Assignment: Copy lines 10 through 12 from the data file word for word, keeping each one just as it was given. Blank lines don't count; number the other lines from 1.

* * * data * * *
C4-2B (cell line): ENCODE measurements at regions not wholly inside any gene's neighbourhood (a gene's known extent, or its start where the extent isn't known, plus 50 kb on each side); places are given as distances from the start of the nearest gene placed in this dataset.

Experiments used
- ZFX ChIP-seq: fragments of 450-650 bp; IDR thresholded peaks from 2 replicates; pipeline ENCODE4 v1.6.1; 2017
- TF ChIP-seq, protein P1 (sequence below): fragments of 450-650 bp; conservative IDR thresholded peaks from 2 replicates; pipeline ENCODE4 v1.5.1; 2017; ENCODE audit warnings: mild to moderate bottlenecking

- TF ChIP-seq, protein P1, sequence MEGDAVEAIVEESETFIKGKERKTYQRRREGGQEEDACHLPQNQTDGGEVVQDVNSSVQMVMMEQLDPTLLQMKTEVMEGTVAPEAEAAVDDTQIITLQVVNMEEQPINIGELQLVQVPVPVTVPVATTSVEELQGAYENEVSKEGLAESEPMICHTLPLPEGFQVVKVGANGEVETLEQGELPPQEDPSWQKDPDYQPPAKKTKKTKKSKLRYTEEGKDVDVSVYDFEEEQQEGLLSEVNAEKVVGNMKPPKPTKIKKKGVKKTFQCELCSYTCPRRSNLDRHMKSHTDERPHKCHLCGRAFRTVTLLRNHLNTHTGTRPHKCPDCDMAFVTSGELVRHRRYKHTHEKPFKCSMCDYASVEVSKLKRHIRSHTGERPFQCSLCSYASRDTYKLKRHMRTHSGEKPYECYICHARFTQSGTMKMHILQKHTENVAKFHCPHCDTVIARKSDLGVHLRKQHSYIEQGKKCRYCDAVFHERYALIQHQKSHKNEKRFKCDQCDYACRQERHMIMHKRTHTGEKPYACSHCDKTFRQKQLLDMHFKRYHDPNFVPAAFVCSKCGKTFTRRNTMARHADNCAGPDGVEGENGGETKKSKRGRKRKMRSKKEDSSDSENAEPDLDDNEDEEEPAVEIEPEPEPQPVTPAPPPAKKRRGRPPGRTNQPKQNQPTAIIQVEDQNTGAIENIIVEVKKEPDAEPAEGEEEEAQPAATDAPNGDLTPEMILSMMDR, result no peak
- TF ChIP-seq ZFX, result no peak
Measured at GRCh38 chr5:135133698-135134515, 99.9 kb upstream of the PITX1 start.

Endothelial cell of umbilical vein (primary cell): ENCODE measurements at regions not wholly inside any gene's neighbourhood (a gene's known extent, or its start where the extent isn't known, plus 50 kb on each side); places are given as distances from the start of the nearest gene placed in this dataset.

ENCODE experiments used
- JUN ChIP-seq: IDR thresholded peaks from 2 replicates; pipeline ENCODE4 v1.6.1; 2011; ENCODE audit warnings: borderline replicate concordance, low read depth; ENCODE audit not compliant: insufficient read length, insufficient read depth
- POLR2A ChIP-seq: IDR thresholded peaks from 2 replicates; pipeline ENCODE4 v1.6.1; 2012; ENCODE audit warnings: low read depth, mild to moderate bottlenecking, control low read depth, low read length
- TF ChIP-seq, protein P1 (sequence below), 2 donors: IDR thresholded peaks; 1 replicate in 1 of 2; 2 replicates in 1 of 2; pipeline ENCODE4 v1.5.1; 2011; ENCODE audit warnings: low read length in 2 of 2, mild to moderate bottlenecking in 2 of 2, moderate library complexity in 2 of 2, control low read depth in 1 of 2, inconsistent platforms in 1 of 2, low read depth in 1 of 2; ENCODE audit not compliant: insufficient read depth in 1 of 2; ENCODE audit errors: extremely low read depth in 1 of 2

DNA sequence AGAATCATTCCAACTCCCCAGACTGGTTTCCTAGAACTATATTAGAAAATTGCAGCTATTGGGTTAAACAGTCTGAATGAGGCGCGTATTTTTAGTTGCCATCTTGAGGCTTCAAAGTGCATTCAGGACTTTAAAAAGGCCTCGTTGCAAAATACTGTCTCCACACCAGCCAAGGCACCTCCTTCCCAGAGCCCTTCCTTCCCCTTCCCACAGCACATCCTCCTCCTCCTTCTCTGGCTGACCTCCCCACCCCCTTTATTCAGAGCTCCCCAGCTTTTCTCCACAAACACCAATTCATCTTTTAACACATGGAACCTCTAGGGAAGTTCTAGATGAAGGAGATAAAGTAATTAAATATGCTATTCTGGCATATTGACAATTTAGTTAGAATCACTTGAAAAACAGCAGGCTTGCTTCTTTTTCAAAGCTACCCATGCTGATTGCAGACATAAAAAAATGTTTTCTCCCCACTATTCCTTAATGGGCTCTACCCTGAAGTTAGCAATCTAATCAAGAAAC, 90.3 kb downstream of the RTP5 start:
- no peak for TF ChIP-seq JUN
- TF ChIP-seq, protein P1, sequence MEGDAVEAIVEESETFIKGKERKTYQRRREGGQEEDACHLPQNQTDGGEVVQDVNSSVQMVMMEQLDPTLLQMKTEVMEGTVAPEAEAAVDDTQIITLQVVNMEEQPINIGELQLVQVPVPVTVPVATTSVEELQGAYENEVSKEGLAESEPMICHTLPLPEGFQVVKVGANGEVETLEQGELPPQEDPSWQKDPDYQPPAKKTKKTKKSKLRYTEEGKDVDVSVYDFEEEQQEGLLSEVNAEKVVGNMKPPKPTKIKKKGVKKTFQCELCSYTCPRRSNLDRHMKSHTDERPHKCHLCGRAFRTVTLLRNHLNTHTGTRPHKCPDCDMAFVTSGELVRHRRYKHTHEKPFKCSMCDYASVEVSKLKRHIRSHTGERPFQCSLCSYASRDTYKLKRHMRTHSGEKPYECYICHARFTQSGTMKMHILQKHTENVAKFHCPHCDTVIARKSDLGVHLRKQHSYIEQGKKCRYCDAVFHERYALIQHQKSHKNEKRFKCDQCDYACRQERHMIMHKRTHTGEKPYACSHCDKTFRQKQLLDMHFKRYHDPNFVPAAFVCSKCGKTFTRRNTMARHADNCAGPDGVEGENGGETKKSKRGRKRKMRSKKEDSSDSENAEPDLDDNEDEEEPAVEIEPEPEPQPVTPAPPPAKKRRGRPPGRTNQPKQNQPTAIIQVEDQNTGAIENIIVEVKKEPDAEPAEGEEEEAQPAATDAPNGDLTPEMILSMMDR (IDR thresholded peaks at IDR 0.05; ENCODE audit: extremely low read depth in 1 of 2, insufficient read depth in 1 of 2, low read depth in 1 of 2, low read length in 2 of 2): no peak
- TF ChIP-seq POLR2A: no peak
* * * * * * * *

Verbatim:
- JUN ChIP-seq: IDR thresholded peaks from 2 replicates; pipeline ENCODE4 v1.6.1; 2011; ENCODE audit warnings: borderline replicate concordance, low read depth; ENCODE audit not compliant: insufficient read length, insufficient read depth
- POLR2A ChIP-seq: IDR thresholded peaks from 2 replicates; pipeline ENCODE4 v1.6.1; 2012; ENCODE audit warnings: low read depth, mild to moderate bottlenecking, control low read depth, low read length
- TF ChIP-seq, protein P1 (sequence below), 2 donors: IDR thresholded peaks; 1 replicate in 1 of 2; 2 replicates in 1 of 2; pipeline ENCODE4 v1.5.1; 2011; ENCODE audit warnings: low read length in 2 of 2, mild to moderate bottlenecking in 2 of 2, moderate library complexity in 2 of 2, control low read depth in 1 of 2, inconsistent platforms in 1 of 2, low read depth in 1 of 2; ENCODE audit not compliant: insufficient read depth in 1 of 2; ENCODE audit errors: extremely low read depth in 1 of 2